Tennessee Attorney General Jonathan Skrmetti joined a 19-state coalition in demanding the Department of Homeland Security (DHS) reverse course regarding a new plan to parole hundreds of thousands of aliens into the United States.
A statement said, "Under the false pretense of preventing aliens from unlawfully crossing the border, DHS has effectively created a new visa program by announcing it will permit up to 360,000 aliens annually from Cuba, Haiti, Nicaragua, and Venezuela to be 'paroled' into the United States for two years or longer. The program allows aliens to obtain advance authorization to enter the United States, with eligibility for employment."
“It’s a fundamental principle of American life that the government must follow the law. The administration’s actions are not consistent with our country’s immigration laws,” General Skrmetti said. “The executive branch’s immigration parole power is limited and may only be used on a case-by-case basis for urgent humanitarian reasons or significant public benefit. The program we are challenging illegitimately attempts to turn this narrow parole power into a broad new visa program.”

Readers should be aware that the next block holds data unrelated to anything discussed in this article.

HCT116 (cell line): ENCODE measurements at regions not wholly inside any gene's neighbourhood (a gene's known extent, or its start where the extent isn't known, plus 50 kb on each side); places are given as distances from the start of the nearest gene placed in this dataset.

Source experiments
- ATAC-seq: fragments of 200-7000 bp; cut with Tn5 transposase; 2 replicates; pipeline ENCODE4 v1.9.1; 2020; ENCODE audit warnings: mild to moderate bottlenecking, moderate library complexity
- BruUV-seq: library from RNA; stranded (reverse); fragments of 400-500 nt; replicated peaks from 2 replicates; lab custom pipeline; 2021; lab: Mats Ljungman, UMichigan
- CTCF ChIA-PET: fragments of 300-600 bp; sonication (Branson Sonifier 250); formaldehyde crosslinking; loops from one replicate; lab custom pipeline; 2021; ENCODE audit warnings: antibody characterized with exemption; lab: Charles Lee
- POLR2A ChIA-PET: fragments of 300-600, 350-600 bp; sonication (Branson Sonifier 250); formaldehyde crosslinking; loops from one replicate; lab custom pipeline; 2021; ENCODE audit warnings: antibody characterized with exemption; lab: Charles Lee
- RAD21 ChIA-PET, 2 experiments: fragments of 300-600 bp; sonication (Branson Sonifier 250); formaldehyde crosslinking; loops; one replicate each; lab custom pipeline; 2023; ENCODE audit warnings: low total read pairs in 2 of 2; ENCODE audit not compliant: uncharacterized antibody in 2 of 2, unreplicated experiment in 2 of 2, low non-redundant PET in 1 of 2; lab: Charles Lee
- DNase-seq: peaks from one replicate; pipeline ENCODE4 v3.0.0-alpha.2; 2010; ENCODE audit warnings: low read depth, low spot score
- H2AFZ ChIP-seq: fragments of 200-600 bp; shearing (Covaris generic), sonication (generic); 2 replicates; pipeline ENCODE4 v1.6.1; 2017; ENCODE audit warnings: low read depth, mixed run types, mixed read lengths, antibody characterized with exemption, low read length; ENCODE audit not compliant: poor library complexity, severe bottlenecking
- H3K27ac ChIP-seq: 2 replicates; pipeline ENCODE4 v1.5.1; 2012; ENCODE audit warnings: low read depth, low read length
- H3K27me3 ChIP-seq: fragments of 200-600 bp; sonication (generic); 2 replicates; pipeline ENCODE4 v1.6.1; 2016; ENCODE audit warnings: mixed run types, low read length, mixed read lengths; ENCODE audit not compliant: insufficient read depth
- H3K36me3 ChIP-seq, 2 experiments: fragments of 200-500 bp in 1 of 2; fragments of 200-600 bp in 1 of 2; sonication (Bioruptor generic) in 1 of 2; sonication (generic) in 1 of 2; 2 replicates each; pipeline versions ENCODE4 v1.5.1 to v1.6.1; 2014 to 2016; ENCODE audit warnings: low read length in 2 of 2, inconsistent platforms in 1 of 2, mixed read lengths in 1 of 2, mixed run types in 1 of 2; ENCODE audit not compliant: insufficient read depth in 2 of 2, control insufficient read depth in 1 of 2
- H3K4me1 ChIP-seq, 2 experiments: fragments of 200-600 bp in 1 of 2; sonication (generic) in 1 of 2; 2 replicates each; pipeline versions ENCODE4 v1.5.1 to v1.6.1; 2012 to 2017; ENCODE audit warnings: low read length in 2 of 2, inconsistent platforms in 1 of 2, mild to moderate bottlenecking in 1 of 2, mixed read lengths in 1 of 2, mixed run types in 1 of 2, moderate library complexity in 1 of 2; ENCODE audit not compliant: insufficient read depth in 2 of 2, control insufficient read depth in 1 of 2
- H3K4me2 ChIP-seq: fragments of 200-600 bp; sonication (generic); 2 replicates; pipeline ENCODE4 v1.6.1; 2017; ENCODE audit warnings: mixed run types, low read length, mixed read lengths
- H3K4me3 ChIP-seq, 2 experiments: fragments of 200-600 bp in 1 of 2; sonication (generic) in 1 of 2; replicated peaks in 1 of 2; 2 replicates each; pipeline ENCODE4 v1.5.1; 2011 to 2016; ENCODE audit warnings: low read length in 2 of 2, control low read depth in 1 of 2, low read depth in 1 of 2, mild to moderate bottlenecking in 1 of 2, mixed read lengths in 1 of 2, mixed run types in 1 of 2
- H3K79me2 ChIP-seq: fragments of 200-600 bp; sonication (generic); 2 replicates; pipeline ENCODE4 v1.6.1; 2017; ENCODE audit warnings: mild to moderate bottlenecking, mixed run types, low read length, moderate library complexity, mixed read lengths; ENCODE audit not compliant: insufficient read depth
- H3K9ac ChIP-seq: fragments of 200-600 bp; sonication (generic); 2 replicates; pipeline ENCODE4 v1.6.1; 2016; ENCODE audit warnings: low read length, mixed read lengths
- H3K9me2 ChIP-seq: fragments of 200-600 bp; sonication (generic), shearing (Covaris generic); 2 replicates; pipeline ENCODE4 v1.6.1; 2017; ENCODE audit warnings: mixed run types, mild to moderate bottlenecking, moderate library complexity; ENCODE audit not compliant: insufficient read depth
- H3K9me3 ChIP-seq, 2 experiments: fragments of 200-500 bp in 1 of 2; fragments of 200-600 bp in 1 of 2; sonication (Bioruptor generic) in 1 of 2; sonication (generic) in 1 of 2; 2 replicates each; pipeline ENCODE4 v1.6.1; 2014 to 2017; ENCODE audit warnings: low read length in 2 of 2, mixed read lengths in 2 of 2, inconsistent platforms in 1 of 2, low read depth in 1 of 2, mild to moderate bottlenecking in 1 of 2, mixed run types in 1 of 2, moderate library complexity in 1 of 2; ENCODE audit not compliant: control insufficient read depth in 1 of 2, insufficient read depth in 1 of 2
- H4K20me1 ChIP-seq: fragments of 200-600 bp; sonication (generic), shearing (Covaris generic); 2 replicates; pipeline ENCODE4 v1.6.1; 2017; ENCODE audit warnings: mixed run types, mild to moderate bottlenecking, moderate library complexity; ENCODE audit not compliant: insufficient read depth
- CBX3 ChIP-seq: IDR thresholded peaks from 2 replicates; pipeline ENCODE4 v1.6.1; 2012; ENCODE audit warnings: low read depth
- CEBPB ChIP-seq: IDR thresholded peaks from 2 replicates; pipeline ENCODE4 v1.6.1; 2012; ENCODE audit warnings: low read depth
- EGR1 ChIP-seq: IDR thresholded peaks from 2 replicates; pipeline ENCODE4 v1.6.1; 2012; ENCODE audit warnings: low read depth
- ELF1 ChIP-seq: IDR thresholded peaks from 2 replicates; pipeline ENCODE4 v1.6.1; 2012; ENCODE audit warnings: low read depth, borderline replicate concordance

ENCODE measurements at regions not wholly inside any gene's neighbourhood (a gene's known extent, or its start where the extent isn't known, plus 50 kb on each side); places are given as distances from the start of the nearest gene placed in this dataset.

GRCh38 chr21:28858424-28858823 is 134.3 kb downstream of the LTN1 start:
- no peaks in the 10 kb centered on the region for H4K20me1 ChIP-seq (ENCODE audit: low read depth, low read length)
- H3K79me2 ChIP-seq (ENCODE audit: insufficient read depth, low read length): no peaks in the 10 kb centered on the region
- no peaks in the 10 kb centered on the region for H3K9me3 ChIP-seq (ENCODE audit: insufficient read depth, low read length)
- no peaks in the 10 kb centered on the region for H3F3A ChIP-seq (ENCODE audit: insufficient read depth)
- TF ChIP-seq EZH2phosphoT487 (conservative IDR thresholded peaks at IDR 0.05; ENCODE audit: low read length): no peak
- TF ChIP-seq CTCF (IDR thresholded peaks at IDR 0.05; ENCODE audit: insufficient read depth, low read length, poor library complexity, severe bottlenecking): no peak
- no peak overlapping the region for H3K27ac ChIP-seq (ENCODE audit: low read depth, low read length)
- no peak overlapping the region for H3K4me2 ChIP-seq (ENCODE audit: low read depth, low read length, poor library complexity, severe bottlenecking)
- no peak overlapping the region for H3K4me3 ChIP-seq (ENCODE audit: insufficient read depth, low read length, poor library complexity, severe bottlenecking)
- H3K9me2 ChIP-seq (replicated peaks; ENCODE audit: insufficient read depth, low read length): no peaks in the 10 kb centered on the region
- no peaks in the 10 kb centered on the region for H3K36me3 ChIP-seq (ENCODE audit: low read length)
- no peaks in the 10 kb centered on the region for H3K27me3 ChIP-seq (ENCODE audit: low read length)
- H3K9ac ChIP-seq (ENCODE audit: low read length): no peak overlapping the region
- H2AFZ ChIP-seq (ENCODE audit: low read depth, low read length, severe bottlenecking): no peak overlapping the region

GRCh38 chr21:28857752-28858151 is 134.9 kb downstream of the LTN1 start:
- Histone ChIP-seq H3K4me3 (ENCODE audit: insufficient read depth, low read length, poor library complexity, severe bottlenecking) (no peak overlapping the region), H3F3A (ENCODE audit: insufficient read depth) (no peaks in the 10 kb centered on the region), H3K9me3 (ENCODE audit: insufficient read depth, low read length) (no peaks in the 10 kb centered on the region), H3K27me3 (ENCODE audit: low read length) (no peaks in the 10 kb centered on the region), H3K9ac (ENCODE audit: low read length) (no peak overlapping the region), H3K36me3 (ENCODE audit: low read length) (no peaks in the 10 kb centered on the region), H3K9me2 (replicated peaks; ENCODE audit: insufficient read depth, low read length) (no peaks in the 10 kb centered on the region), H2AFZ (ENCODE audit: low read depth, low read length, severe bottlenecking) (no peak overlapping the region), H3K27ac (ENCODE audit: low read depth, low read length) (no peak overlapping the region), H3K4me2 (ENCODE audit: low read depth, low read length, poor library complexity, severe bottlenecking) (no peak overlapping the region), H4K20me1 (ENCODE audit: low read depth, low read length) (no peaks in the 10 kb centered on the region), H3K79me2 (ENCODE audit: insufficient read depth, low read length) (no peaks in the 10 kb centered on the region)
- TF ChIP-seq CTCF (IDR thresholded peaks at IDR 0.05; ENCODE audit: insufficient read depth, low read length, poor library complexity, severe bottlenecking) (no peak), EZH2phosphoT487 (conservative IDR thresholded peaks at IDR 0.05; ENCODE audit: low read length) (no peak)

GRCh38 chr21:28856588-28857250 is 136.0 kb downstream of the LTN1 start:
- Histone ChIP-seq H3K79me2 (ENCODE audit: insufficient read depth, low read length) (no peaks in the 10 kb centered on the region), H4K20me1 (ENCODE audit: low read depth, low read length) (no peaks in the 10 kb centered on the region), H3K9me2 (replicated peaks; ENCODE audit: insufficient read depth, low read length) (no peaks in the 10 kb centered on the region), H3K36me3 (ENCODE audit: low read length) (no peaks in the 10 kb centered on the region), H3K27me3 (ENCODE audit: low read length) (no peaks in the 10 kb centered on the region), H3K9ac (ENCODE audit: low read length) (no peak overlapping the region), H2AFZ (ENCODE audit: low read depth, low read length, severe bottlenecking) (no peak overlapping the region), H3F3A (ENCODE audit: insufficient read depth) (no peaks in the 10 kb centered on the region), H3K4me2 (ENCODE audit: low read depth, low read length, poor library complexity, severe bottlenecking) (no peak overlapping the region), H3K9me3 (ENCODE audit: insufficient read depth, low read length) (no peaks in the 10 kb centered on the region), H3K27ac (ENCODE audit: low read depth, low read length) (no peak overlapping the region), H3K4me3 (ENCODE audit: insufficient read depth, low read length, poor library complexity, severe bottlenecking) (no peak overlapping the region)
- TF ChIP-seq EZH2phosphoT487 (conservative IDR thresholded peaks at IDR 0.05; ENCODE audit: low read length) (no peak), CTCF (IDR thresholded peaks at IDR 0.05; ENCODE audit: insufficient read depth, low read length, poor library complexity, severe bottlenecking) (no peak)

The Supreme Court recently affirmed the limited nature of parole power, the brief explains, noting that “[parole power] is not unbounded… Under the [Administrative Procedure Act], DHS’s exercise of discretion within that statutory framework must be reasonable and reasonably explained.”
According to the brief, the program established by DHS “flaunts, rather than follows, the clear limitations imposed by Congress.”
The State of Texas led the effort, citing the possibility of substantial, irreparable harms should hundreds of thousands of additional aliens be permitted to enter its already overwhelmed territory. General Skrmetti signed on in addition to state attorneys general from Alabama, Alaska, Arkansas, Florida, Idaho, Iowa, Kansas, Kentucky, Louisiana, Mississippi, Missouri, Montana, Nebraska, Ohio, South Carolina, Utah, West Virginia, and Wyoming.